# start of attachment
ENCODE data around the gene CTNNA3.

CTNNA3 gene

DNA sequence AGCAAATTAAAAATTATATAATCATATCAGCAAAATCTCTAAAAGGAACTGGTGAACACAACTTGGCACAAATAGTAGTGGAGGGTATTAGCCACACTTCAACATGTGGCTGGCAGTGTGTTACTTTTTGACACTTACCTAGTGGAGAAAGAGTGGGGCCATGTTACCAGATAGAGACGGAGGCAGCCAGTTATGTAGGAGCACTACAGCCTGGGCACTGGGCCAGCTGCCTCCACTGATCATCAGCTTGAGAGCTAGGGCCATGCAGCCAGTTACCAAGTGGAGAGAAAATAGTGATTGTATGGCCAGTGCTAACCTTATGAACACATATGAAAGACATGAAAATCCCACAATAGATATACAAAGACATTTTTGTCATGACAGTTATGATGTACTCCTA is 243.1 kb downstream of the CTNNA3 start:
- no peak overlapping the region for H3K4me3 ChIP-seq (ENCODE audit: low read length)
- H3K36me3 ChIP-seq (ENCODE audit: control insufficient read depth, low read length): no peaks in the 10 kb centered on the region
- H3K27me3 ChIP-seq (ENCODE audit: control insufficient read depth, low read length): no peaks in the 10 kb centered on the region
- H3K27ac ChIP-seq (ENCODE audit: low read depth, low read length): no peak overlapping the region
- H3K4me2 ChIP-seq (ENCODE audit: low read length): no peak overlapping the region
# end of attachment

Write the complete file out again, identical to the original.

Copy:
ENCODE data around the gene CTNNA3.

CTNNA3 gene

DNA sequence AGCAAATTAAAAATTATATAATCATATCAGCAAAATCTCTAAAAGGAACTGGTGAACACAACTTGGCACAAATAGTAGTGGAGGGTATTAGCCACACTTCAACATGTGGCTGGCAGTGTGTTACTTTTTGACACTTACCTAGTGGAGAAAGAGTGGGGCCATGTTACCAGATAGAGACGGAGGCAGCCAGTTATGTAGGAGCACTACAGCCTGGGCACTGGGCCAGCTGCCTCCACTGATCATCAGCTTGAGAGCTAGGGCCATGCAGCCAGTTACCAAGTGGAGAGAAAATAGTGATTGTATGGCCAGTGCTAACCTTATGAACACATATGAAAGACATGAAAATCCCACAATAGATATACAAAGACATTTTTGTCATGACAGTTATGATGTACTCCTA is 243.1 kb downstream of the CTNNA3 start:
- no peak overlapping the region for H3K4me3 ChIP-seq (ENCODE audit: low read length)
- H3K36me3 ChIP-seq (ENCODE audit: control insufficient read depth, low read length): no peaks in the 10 kb centered on the region
- H3K27me3 ChIP-seq (ENCODE audit: control insufficient read depth, low read length): no peaks in the 10 kb centered on the region
- H3K27ac ChIP-seq (ENCODE audit: low read depth, low read length): no peak overlapping the region
- H3K4me2 ChIP-seq (ENCODE audit: low read length): no peak overlapping the region